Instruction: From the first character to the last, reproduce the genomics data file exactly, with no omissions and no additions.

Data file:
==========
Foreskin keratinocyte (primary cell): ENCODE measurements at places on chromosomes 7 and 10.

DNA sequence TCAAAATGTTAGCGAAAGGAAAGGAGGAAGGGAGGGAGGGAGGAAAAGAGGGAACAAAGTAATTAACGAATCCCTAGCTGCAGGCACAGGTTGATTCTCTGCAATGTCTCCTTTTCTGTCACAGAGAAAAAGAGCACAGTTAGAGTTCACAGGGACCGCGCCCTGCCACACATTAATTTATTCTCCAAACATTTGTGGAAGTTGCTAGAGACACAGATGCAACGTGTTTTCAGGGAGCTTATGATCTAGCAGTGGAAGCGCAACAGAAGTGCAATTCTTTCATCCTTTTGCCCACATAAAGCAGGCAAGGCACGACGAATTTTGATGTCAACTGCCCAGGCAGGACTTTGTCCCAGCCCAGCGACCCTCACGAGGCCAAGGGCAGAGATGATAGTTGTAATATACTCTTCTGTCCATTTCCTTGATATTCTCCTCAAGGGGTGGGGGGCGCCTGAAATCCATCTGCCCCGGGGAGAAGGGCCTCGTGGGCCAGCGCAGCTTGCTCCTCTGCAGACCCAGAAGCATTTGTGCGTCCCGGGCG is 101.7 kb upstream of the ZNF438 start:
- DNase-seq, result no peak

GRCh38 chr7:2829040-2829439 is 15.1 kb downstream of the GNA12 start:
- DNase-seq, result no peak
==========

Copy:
Foreskin keratinocyte (primary cell): ENCODE measurements at places on chromosomes 7 and 10.

DNA sequence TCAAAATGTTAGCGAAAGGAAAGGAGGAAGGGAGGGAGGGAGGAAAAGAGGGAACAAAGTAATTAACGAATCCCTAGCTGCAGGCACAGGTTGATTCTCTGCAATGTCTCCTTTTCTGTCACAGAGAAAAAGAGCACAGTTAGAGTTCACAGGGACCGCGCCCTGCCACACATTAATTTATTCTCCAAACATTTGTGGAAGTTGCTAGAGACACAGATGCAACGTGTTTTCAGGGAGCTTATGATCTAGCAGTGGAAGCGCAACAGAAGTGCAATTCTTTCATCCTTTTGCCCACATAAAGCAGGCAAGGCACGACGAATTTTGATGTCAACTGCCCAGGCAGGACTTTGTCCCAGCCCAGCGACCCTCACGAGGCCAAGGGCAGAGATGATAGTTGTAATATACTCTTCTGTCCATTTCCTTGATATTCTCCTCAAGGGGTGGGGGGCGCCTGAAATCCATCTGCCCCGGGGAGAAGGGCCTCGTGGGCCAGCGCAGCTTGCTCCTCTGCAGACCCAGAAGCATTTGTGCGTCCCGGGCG is 101.7 kb upstream of the ZNF438 start:
- DNase-seq, result no peak

GRCh38 chr7:2829040-2829439 is 15.1 kb downstream of the GNA12 start:
- DNase-seq, result no peak